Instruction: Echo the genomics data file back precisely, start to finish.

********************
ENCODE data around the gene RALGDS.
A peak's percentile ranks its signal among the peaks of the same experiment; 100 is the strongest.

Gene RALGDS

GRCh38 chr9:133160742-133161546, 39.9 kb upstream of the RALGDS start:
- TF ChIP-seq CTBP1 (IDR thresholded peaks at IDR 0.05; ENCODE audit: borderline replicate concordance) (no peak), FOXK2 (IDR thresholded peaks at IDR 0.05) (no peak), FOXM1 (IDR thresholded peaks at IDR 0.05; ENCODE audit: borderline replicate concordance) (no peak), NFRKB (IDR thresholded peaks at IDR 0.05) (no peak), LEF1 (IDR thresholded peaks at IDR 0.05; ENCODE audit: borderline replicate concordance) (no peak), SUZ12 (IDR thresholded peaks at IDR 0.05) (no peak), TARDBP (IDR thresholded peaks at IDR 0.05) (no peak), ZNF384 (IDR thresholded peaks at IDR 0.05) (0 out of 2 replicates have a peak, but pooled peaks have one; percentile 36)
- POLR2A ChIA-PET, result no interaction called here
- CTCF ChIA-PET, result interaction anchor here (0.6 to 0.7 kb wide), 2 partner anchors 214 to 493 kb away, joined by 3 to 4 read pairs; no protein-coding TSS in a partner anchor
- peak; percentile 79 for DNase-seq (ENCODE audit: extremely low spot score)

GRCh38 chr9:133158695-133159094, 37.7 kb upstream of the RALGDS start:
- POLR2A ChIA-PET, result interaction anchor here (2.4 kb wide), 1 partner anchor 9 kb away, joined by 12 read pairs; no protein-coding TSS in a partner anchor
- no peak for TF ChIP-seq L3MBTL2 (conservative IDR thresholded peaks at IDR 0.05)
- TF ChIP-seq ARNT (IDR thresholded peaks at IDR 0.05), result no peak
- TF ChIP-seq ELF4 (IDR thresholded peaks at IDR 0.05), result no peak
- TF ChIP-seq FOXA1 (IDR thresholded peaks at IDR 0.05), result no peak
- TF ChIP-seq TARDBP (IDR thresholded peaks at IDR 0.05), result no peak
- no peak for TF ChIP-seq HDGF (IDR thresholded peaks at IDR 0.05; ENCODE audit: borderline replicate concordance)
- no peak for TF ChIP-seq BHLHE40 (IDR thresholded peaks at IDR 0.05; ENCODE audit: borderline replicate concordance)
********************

ENCODE data around the gene RALGDS.
A peak's percentile ranks its signal among the peaks of the same experiment; 100 is the strongest.

Gene RALGDS

GRCh38 chr9:133160742-133161546, 39.9 kb upstream of the RALGDS start:
- TF ChIP-seq CTBP1 (IDR thresholded peaks at IDR 0.05; ENCODE audit: borderline replicate concordance) (no peak), FOXK2 (IDR thresholded peaks at IDR 0.05) (no peak), FOXM1 (IDR thresholded peaks at IDR 0.05; ENCODE audit: borderline replicate concordance) (no peak), NFRKB (IDR thresholded peaks at IDR 0.05) (no peak), LEF1 (IDR thresholded peaks at IDR 0.05; ENCODE audit: borderline replicate concordance) (no peak), SUZ12 (IDR thresholded peaks at IDR 0.05) (no peak), TARDBP (IDR thresholded peaks at IDR 0.05) (no peak), ZNF384 (IDR thresholded peaks at IDR 0.05) (0 out of 2 replicates have a peak, but pooled peaks have one; percentile 36)
- POLR2A ChIA-PET, result no interaction called here
- CTCF ChIA-PET, result interaction anchor here (0.6 to 0.7 kb wide), 2 partner anchors 214 to 493 kb away, joined by 3 to 4 read pairs; no protein-coding TSS in a partner anchor
- peak; percentile 79 for DNase-seq (ENCODE audit: extremely low spot score)

GRCh38 chr9:133158695-133159094, 37.7 kb upstream of the RALGDS start:
- POLR2A ChIA-PET, result interaction anchor here (2.4 kb wide), 1 partner anchor 9 kb away, joined by 12 read pairs; no protein-coding TSS in a partner anchor
- no peak for TF ChIP-seq L3MBTL2 (conservative IDR thresholded peaks at IDR 0.05)
- TF ChIP-seq ARNT (IDR thresholded peaks at IDR 0.05), result no peak
- TF ChIP-seq ELF4 (IDR thresholded peaks at IDR 0.05), result no peak
- TF ChIP-seq FOXA1 (IDR thresholded peaks at IDR 0.05), result no peak
- TF ChIP-seq TARDBP (IDR thresholded peaks at IDR 0.05), result no peak
- no peak for TF ChIP-seq HDGF (IDR thresholded peaks at IDR 0.05; ENCODE audit: borderline replicate concordance)
- no peak for TF ChIP-seq BHLHE40 (IDR thresholded peaks at IDR 0.05; ENCODE audit: borderline replicate concordance)